You Can’t Make This Stuff Up…or Can You?

By Beverly A. Rogers, author of Broken Wings, Soaring Hearts

Broken Wings, Soaring HeartsIf you’re like me, you’re a dreamer. We dream up all sorts of plots and twists and happily ever afters, most of which hopefully make it from our heads to the paper. But how do we do it? Other people (nonwriters — or Civilians, as Eva Shaw calls them) marvel at how we come up with all this stuff. Sometimes I do too. But mostly I wonder… how can we not?

So. How are our stories born? I have a theory: LIFE.

When the story line and title for Broken Wings, Soaring Hearts popped into my head, I was sitting at the beach having some quiet time and an airplane flew way high above my head. It was just a shiny speck of silver in a cloudless sky, but I watched it until the last of its white trail was gone. I wondered about the passengers. And the people who worked on the plane to make sure it stayed in the air safely. Then I thought about the families of the people working on the planes. And the pilots. How did their loved ones feel about them flying so much? (I also wondered if the ice cream man was gonna drive by my little stretch of beach, but that’s a whole other story for when we’re addressing my ADD.) The point is, my quiet time suddenly turned into a brain storm session and pages in the back of my prayer journal became the outline for Hailey and Jack’s journey. I didn’t sit down expecting a story to materialize. I was just doing Life.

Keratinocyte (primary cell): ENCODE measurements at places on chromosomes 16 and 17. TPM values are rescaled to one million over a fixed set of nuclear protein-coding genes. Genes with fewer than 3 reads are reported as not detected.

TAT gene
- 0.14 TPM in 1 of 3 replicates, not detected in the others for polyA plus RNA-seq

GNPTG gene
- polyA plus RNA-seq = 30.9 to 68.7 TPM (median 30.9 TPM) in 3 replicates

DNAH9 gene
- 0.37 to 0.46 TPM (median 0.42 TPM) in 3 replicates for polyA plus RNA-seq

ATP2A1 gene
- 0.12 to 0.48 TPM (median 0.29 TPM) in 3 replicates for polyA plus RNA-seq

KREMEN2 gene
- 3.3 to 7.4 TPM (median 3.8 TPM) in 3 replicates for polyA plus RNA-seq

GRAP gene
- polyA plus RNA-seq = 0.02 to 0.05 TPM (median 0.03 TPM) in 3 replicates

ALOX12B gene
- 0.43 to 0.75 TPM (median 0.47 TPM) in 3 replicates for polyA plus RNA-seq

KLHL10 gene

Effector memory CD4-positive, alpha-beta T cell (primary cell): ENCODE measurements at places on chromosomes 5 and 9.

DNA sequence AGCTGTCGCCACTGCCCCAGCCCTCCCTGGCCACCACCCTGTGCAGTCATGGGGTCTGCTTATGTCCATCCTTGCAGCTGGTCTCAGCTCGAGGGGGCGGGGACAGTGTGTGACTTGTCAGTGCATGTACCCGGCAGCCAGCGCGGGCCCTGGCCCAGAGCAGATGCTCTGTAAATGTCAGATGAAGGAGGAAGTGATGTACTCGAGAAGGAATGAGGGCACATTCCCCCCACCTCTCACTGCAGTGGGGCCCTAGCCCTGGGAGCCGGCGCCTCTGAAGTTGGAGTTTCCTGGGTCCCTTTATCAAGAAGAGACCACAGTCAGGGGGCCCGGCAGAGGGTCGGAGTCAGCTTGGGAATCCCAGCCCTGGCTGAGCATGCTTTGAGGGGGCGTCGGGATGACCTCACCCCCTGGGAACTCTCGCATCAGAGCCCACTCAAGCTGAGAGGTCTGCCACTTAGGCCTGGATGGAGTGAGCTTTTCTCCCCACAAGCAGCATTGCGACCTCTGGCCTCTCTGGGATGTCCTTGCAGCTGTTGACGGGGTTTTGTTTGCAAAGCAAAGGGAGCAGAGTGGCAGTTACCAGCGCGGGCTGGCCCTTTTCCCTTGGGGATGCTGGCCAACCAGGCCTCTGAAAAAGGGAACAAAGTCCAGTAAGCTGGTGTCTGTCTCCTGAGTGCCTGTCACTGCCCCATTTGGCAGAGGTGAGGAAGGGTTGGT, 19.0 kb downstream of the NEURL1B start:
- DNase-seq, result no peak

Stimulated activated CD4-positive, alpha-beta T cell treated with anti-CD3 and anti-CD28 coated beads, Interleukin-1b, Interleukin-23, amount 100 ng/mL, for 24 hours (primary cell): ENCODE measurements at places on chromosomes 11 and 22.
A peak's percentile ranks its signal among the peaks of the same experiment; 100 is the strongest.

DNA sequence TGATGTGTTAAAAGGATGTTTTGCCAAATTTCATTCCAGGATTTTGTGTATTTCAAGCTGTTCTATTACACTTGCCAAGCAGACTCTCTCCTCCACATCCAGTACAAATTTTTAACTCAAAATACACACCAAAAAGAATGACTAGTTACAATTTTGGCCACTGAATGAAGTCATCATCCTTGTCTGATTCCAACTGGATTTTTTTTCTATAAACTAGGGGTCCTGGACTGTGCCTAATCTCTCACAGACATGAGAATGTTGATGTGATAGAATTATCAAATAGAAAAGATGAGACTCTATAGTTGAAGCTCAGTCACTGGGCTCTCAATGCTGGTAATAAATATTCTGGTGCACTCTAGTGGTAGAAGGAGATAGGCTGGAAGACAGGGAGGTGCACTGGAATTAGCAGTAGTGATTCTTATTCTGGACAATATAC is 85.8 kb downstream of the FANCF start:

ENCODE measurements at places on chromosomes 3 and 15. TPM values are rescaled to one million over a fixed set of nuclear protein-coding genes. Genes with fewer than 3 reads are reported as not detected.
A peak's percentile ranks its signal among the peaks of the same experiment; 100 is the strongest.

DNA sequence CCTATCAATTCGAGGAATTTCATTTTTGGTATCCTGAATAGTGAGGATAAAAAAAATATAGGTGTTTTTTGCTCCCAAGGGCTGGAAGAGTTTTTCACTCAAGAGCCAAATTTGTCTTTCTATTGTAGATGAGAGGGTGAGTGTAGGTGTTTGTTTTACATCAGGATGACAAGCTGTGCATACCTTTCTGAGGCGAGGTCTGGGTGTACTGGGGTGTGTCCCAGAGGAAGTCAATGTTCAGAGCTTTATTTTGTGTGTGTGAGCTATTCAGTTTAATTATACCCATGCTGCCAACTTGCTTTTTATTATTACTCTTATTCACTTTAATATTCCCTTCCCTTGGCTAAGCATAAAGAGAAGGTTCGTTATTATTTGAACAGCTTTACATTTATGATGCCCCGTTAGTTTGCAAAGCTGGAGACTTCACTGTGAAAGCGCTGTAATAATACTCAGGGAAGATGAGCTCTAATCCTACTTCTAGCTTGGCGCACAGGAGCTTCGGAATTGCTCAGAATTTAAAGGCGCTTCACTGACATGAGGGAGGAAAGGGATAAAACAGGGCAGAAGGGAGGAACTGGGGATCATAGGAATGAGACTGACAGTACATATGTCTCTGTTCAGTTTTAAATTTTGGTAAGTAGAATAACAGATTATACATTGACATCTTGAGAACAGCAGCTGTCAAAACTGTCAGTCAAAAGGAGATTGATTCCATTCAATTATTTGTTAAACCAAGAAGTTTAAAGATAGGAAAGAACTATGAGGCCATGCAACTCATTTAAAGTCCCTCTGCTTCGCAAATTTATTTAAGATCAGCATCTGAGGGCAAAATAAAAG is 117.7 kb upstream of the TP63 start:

There were a lot of transformations along the way to publication, but this one simple little Life moment became my first published book. It was one of those moments when I felt like I was being who I was supposed to be. No drum rolls. No fanfare. Just living. I did eventually settle down and get back to my quiet time and an ice cream sandwich, but with a story I wanted to share. Look at your own family and friends. There have to be hundreds of budding stories there alone. The way your mom and dad met. The way your sister or best friend or aunt battled obstacles and yet still found and fell in love with her hero. The guy on his cell phone pumping gas next to you having an argument with his girlfriend. As writer’s we can’t let the most unassuming of miniature Life moments escape our notice. It’s everywhere, good, bad, ugly, fun, scary… and romantic.

If I hadn’t looked up when I heard the roar of a plane above my head, I’d have let the opportunity for a story I fell in love with slip right through my fingers. Look up, look down, look all around. Let’s keep grabbing some Life and writing about it.

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